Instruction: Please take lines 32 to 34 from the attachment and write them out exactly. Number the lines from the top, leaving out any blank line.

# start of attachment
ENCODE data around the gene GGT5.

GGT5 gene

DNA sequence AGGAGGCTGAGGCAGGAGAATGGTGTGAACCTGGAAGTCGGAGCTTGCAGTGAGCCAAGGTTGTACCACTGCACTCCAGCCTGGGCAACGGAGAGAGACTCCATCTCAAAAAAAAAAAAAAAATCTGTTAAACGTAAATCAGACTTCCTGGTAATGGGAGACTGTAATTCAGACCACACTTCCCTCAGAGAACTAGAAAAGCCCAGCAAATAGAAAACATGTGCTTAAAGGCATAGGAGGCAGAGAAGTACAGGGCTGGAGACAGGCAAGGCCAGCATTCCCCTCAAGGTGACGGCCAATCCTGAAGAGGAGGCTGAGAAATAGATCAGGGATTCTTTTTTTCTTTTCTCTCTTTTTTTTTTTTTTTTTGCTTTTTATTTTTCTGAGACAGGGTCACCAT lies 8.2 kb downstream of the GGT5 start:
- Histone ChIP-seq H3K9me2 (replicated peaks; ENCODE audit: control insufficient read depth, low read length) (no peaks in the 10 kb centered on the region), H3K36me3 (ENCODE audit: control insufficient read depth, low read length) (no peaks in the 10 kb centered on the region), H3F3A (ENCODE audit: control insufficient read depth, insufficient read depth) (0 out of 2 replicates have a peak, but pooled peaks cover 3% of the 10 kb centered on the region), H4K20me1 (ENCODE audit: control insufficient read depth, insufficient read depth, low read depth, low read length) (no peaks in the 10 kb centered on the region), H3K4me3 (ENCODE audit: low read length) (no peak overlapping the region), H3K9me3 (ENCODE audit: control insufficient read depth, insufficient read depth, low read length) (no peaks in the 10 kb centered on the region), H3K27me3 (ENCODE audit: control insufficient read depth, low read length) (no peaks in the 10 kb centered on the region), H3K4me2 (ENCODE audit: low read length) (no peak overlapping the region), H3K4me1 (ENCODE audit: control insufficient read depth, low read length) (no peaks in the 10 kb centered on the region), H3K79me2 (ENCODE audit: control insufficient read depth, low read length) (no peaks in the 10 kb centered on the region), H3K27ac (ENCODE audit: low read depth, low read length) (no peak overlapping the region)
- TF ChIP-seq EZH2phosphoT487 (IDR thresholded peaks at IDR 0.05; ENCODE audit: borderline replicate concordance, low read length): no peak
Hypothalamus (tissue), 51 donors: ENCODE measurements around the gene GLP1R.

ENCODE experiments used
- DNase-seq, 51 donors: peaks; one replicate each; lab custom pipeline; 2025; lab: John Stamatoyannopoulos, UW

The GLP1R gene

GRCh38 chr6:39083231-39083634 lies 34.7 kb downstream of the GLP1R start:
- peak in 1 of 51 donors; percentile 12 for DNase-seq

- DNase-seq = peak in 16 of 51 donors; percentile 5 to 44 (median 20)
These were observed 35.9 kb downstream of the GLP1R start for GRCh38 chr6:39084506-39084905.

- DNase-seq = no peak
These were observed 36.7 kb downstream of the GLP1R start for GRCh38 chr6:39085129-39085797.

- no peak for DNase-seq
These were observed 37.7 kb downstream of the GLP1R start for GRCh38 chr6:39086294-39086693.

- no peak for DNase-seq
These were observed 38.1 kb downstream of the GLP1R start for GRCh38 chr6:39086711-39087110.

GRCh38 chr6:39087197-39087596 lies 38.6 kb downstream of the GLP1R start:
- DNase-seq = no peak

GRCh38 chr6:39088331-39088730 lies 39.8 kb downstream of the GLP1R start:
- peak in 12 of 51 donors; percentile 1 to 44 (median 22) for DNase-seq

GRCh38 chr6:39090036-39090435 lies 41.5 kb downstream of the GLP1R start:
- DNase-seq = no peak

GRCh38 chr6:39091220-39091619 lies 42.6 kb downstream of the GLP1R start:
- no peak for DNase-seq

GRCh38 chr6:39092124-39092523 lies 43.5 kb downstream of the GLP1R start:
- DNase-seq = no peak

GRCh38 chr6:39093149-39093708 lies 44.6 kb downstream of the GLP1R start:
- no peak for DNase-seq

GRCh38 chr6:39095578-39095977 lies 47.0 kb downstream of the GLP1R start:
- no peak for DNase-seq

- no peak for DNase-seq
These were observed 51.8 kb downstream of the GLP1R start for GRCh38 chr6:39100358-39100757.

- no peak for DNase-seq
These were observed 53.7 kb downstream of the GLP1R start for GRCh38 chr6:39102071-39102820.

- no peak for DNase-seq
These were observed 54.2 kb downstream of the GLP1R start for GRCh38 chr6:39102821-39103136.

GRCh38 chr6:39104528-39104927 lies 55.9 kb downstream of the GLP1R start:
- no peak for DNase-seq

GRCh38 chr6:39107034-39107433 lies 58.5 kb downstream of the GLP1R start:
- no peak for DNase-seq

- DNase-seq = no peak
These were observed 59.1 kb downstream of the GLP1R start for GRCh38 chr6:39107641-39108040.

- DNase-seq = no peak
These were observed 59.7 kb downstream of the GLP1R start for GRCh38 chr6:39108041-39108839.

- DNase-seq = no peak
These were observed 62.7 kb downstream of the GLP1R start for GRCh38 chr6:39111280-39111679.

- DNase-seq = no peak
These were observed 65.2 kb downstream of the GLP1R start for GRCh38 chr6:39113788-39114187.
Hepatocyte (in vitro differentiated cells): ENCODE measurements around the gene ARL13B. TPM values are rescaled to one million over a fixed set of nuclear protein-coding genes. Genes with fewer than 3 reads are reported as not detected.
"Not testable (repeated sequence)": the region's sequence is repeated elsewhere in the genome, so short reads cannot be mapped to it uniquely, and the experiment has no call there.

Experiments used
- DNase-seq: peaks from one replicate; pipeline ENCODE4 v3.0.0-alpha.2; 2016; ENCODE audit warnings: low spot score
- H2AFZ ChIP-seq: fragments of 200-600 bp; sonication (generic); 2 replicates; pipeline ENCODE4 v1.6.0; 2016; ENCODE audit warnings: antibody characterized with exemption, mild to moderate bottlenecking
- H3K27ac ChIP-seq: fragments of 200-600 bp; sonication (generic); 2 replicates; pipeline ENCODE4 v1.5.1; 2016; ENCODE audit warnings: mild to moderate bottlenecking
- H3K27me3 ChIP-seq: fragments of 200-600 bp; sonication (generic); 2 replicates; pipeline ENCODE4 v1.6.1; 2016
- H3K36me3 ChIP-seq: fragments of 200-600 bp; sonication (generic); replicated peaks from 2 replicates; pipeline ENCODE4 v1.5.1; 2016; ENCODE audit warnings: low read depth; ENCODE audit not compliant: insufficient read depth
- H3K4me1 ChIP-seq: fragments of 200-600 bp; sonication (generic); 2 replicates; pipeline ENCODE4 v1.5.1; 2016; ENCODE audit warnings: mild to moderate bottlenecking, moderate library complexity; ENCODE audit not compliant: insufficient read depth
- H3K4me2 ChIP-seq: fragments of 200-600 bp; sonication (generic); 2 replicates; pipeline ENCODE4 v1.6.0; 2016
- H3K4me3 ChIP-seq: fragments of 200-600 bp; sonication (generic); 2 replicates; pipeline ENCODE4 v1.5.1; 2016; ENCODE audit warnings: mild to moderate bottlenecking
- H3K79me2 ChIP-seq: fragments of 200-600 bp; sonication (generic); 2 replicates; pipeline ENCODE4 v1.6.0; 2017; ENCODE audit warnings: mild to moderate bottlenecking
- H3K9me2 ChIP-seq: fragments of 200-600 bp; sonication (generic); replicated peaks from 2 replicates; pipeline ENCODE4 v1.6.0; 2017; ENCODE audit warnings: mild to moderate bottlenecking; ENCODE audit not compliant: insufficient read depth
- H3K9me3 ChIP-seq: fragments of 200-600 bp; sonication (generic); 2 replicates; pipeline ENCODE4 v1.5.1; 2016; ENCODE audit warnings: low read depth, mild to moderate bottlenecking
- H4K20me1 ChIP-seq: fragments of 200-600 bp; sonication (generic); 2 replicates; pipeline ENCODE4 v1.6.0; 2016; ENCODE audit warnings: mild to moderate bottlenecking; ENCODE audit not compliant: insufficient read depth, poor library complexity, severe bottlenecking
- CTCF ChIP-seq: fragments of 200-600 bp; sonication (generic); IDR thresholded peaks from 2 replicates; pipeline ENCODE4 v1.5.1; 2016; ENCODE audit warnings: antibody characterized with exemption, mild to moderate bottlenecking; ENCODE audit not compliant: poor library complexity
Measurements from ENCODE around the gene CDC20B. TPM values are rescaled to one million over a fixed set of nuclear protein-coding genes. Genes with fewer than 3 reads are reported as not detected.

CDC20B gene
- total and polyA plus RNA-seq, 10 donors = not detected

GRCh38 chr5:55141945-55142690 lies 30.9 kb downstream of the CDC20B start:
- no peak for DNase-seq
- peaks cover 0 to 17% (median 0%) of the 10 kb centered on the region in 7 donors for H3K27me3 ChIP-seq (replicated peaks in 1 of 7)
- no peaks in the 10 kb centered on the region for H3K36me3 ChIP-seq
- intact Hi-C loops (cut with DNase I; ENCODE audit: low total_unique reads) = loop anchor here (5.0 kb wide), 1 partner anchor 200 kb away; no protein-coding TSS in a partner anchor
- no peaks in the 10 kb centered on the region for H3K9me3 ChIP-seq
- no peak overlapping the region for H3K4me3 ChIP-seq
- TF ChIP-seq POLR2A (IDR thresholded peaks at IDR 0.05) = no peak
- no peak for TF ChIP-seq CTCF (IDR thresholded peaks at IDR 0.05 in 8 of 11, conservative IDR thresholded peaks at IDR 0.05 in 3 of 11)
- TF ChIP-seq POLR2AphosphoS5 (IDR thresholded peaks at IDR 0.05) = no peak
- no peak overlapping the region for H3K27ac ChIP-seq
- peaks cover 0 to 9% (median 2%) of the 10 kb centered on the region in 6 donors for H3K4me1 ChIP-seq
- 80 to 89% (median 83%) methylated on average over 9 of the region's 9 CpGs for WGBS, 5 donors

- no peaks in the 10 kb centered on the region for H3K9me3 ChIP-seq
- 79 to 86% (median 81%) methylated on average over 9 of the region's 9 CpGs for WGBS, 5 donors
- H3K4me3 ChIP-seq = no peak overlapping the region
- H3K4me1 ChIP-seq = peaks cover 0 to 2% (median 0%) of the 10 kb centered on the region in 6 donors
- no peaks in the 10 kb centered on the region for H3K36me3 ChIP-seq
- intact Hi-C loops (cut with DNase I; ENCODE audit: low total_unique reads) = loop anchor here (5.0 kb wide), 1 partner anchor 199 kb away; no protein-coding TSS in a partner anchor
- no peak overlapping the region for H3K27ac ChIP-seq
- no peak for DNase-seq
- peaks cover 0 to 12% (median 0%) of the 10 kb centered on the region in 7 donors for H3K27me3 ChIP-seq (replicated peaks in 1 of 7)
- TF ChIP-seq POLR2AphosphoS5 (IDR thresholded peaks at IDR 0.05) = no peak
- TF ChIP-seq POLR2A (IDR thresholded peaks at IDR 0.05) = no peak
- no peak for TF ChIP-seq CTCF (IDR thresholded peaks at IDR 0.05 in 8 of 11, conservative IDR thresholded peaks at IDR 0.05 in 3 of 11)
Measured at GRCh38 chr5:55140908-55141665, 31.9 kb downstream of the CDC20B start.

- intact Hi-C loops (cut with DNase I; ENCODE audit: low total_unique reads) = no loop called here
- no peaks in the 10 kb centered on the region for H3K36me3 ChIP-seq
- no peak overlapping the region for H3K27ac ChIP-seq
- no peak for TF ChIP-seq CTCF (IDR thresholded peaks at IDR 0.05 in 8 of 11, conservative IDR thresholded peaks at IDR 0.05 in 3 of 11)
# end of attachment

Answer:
GRCh38 chr6:39095578-39095977 lies 47.0 kb downstream of the GLP1R start:
- no peak for DNase-seq

- no peak for DNase-seq